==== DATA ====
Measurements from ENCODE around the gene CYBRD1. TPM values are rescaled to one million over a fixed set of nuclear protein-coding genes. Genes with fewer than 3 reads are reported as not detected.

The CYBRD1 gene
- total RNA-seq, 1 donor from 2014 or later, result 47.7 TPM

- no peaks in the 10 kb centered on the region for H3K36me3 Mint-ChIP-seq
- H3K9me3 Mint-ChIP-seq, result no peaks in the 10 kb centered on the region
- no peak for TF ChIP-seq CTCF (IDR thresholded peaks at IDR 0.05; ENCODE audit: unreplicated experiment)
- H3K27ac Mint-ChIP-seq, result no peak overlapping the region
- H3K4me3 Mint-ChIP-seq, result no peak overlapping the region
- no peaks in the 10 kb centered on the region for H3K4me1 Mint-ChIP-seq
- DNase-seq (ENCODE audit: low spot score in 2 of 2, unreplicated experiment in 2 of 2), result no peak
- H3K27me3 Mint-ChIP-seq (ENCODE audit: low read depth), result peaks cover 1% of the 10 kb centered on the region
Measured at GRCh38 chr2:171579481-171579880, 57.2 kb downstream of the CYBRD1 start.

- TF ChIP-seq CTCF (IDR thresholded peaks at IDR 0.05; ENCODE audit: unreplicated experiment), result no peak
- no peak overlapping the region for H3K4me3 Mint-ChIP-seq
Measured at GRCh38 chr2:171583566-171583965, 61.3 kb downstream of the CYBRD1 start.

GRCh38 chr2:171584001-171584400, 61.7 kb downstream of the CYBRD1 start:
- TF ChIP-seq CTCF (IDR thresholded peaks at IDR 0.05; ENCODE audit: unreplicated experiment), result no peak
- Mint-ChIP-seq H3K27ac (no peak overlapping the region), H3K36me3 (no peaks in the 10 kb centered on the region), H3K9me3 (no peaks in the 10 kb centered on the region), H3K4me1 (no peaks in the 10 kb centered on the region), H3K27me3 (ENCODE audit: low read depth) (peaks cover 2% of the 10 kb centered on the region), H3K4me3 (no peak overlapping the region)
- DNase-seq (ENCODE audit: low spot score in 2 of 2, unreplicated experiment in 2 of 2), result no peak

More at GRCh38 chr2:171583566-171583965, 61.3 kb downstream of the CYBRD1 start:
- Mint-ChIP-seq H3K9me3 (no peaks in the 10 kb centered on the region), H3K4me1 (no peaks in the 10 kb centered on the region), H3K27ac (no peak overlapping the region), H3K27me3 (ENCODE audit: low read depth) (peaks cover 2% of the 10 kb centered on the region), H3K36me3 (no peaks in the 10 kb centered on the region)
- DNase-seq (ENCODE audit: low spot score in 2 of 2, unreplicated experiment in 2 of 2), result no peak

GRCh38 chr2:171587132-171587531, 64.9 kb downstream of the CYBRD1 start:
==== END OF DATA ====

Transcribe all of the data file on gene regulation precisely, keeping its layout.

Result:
Measurements from ENCODE around the gene CYBRD1. TPM values are rescaled to one million over a fixed set of nuclear protein-coding genes. Genes with fewer than 3 reads are reported as not detected.

The CYBRD1 gene
- total RNA-seq, 1 donor from 2014 or later, result 47.7 TPM

- no peaks in the 10 kb centered on the region for H3K36me3 Mint-ChIP-seq
- H3K9me3 Mint-ChIP-seq, result no peaks in the 10 kb centered on the region
- no peak for TF ChIP-seq CTCF (IDR thresholded peaks at IDR 0.05; ENCODE audit: unreplicated experiment)
- H3K27ac Mint-ChIP-seq, result no peak overlapping the region
- H3K4me3 Mint-ChIP-seq, result no peak overlapping the region
- no peaks in the 10 kb centered on the region for H3K4me1 Mint-ChIP-seq
- DNase-seq (ENCODE audit: low spot score in 2 of 2, unreplicated experiment in 2 of 2), result no peak
- H3K27me3 Mint-ChIP-seq (ENCODE audit: low read depth), result peaks cover 1% of the 10 kb centered on the region
Measured at GRCh38 chr2:171579481-171579880, 57.2 kb downstream of the CYBRD1 start.

- TF ChIP-seq CTCF (IDR thresholded peaks at IDR 0.05; ENCODE audit: unreplicated experiment), result no peak
- no peak overlapping the region for H3K4me3 Mint-ChIP-seq
Measured at GRCh38 chr2:171583566-171583965, 61.3 kb downstream of the CYBRD1 start.

GRCh38 chr2:171584001-171584400, 61.7 kb downstream of the CYBRD1 start:
- TF ChIP-seq CTCF (IDR thresholded peaks at IDR 0.05; ENCODE audit: unreplicated experiment), result no peak
- Mint-ChIP-seq H3K27ac (no peak overlapping the region), H3K36me3 (no peaks in the 10 kb centered on the region), H3K9me3 (no peaks in the 10 kb centered on the region), H3K4me1 (no peaks in the 10 kb centered on the region), H3K27me3 (ENCODE audit: low read depth) (peaks cover 2% of the 10 kb centered on the region), H3K4me3 (no peak overlapping the region)
- DNase-seq (ENCODE audit: low spot score in 2 of 2, unreplicated experiment in 2 of 2), result no peak

More at GRCh38 chr2:171583566-171583965, 61.3 kb downstream of the CYBRD1 start:
- Mint-ChIP-seq H3K9me3 (no peaks in the 10 kb centered on the region), H3K4me1 (no peaks in the 10 kb centered on the region), H3K27ac (no peak overlapping the region), H3K27me3 (ENCODE audit: low read depth) (peaks cover 2% of the 10 kb centered on the region), H3K36me3 (no peaks in the 10 kb centered on the region)
- DNase-seq (ENCODE audit: low spot score in 2 of 2, unreplicated experiment in 2 of 2), result no peak

GRCh38 chr2:171587132-171587531, 64.9 kb downstream of the CYBRD1 start: